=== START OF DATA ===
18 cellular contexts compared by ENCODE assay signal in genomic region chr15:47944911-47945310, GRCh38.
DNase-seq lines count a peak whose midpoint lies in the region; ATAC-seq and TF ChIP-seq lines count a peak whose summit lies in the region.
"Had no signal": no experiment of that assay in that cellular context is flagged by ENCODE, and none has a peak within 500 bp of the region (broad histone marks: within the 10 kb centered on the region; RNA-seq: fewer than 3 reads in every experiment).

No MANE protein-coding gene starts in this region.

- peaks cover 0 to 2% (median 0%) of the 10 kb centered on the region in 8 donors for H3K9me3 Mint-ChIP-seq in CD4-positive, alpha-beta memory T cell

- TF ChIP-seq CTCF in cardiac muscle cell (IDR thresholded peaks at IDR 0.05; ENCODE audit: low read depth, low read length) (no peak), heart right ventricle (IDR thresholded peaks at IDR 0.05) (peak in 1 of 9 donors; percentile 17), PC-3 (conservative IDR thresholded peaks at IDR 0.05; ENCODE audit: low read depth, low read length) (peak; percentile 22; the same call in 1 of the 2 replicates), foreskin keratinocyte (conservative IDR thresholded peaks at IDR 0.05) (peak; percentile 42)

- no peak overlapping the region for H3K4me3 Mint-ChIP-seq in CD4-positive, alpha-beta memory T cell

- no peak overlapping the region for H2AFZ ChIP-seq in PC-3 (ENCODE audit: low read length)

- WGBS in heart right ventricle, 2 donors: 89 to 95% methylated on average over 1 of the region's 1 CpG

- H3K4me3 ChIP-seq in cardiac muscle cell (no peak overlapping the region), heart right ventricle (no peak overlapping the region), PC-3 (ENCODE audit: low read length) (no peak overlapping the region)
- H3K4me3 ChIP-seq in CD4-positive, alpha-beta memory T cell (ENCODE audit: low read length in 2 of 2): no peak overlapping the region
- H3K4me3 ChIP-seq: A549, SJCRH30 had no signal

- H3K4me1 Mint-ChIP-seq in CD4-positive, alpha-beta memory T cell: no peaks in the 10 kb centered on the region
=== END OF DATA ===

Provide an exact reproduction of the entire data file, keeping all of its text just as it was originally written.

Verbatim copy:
18 cellular contexts compared by ENCODE assay signal in genomic region chr15:47944911-47945310, GRCh38.
DNase-seq lines count a peak whose midpoint lies in the region; ATAC-seq and TF ChIP-seq lines count a peak whose summit lies in the region.
"Had no signal": no experiment of that assay in that cellular context is flagged by ENCODE, and none has a peak within 500 bp of the region (broad histone marks: within the 10 kb centered on the region; RNA-seq: fewer than 3 reads in every experiment).

No MANE protein-coding gene starts in this region.

- peaks cover 0 to 2% (median 0%) of the 10 kb centered on the region in 8 donors for H3K9me3 Mint-ChIP-seq in CD4-positive, alpha-beta memory T cell

- TF ChIP-seq CTCF in cardiac muscle cell (IDR thresholded peaks at IDR 0.05; ENCODE audit: low read depth, low read length) (no peak), heart right ventricle (IDR thresholded peaks at IDR 0.05) (peak in 1 of 9 donors; percentile 17), PC-3 (conservative IDR thresholded peaks at IDR 0.05; ENCODE audit: low read depth, low read length) (peak; percentile 22; the same call in 1 of the 2 replicates), foreskin keratinocyte (conservative IDR thresholded peaks at IDR 0.05) (peak; percentile 42)

- no peak overlapping the region for H3K4me3 Mint-ChIP-seq in CD4-positive, alpha-beta memory T cell

- no peak overlapping the region for H2AFZ ChIP-seq in PC-3 (ENCODE audit: low read length)

- WGBS in heart right ventricle, 2 donors: 89 to 95% methylated on average over 1 of the region's 1 CpG

- H3K4me3 ChIP-seq in cardiac muscle cell (no peak overlapping the region), heart right ventricle (no peak overlapping the region), PC-3 (ENCODE audit: low read length) (no peak overlapping the region)
- H3K4me3 ChIP-seq in CD4-positive, alpha-beta memory T cell (ENCODE audit: low read length in 2 of 2): no peak overlapping the region
- H3K4me3 ChIP-seq: A549, SJCRH30 had no signal

- H3K4me1 Mint-ChIP-seq in CD4-positive, alpha-beta memory T cell: no peaks in the 10 kb centered on the region